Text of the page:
Lassen Community College Art Faculty Annual Art Exhibit to be showing at Lassen County Arts
Council during the month of March. An opening reception will be held from 5 to 7 p.m. Tuesday, March 10. The public is invited to meet the artists and view the exhibition, refreshment will be served. Lassen Community College Art Department offers a diverse program of study in the fine arts including: Painting, drawing, graphic design, 2-D design, 3-D design, digital illustration, digital photography, sculpture, jewelry making and ceramics.
LCC has a state of the art (Surface Studio) 28 inch display pen/touch computer lab and (Fusion 3) large output 3-D printer.
Randy Panfilio has taught a wide variety of classes, which include painting, drawing, life drawing, art appreciation, 3-dimensional design, sculpture and jewelry.
Panfilio was raised in a small artists’ community on California’s Pacific coast where he became
acquainted with artists who inspired and encouraged him to become a painter.
After a stint working in the timber industry, Panfilio finished his undergraduate degree at CSU
Chico with a bachelor’s degree in fine art, studio practice/painting and an MFA in figurative painting at the Academy of Art University in San Francisco. When he is not teaching classes, his days are filled with working in his studio. Panfilio is a dedicated California painter whose work focuses on the landscape of northern California, and considers himself a regional painter.
Bev Mendoza has taught a variety of classes at LCC including art appreciation, drawing, life drawing, printmaking and painting.
Mendoza’s work is influenced and inspired by her travel experiences and local environment.
World cultures and politics have also served as inspiration for her creative process. Mendoza will be exhibiting water color paintings focusing on the subject matter of migrant workers, most specifically migrant workers of California.
If you live in the state of California you have, most likely, driven by mile after mile of beautiful agricultural land in the large and fertile valleys of California, where migrant workers have planted, cultivated and harvested crops for our culinary delights. The land, crops and migrant workers are the focus of Mendoza’s latest water color paintings.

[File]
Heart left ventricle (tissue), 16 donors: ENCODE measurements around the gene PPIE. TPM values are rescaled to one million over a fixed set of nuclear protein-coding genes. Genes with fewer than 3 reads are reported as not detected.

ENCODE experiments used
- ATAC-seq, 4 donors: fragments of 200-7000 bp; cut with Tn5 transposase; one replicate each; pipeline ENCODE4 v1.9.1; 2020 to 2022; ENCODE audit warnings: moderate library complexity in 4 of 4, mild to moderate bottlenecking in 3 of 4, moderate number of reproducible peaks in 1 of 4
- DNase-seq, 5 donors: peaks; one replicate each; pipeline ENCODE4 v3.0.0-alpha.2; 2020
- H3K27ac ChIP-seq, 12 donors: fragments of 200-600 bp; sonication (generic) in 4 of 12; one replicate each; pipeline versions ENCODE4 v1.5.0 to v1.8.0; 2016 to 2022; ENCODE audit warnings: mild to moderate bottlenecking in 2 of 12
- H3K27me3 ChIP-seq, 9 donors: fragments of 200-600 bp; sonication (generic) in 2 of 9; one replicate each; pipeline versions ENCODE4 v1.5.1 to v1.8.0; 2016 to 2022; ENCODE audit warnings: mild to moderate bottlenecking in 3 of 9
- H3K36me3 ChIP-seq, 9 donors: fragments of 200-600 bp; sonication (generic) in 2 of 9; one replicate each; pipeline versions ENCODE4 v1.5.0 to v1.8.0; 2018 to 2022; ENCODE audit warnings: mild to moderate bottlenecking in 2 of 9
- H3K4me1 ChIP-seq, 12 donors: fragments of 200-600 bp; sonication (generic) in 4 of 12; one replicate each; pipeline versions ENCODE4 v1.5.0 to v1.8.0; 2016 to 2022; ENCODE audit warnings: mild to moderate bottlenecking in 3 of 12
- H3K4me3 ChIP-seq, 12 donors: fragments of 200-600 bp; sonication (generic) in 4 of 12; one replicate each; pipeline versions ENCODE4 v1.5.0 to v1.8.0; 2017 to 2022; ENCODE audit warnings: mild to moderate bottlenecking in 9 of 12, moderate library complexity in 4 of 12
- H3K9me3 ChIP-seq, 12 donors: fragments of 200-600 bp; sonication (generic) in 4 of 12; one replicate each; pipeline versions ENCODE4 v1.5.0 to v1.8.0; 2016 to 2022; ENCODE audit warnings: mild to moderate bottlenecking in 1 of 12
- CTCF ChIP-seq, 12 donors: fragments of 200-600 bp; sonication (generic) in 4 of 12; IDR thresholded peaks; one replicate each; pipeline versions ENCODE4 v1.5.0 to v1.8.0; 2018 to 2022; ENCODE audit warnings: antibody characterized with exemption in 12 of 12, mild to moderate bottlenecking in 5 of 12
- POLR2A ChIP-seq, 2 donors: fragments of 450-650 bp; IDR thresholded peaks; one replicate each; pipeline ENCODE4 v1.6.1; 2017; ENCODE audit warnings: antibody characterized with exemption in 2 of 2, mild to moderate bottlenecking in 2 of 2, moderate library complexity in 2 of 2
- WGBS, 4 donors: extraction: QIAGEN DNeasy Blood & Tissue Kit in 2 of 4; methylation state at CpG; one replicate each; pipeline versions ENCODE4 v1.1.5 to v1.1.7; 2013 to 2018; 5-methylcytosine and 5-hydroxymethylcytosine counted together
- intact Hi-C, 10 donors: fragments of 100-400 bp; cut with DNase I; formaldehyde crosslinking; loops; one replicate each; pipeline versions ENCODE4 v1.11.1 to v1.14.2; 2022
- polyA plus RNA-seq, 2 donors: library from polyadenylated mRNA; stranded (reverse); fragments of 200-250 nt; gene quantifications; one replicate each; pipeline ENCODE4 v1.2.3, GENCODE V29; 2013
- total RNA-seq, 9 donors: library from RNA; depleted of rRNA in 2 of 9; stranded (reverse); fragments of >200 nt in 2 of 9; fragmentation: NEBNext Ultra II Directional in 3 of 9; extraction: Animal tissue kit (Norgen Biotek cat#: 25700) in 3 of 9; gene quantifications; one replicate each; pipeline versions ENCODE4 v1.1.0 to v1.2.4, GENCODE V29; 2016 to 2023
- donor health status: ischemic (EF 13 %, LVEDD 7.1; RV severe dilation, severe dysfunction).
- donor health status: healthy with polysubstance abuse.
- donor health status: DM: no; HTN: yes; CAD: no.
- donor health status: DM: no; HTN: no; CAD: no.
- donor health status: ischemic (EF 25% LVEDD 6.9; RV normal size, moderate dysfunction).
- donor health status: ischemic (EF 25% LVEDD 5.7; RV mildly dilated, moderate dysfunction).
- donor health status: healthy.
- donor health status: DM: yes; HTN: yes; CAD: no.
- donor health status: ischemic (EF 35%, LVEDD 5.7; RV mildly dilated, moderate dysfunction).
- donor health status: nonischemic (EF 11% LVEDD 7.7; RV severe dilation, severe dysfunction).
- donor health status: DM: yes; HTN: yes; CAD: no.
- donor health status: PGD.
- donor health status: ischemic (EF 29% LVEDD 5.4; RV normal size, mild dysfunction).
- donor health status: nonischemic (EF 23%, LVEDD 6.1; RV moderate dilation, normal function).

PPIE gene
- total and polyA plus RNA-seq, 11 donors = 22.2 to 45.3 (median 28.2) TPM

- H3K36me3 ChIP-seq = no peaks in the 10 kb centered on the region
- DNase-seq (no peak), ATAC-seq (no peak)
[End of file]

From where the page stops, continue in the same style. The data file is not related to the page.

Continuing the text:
Deb Anderson teaches ceramics at LCC. Anderson has taught ceramic classes at LCC for many years while maintaining a working ceramic studio, focusing her talents on production pottery as well as teaching.
Anderson has studied with prominent ceramic potters developing style and technique over the years. She is well known for her functional pottery which can be purchased at local crafts fairs.
Lynn Fuller teaches digital photography and geography at LCC.
Fuller has taught part time for Lassen College since the early 1970s. He has been
teaching traditional and digital photography since 2001. Fuller has a bachelor’s degree in biology and a master’s degree in geology from Chico State and the University of Nevada, Reno
respectively. He took his photographic training at Brooks Institute of Photography in Santa
Barbara. Fuller’s personal photographic interests are wildlife and landscapes.
Many of his photographs are taken in Lassen and Plumas counties.
Fuller and his wife, Diane, live in Milford, and much of the wildlife is photographed in their backyard. Recently Fuller and Diane have
traveled and camped in remote areas of Nevada to see and photograph that state’s natural and historic settings.
James Kleckner teaches drawing, graphic design, 2-D design, 3-D design and digital illustration.
Kleckner states about his work that the interaction between figures and birds develop various emotions, responses and identity. Gesture, mark-making and washes invade the surface of the paper. Charcoal, ink wash so many variations of each to choose from. Scratch, snarl crackles, smash, and drip echo the room. Music influences every process in making the work. Thoughts
roam the mind. What is valid, bold or engaging mark? What scratches, stains, streaks and
blotches need to be scraped, swiped, erased and pushed back into the distance?
Which variations of mark-making need to come to the forefront? When should the source material vanish and imagination, intuition and happenstance take over?
When do you let go of the hatred of the first marks and discover they and validation of the last?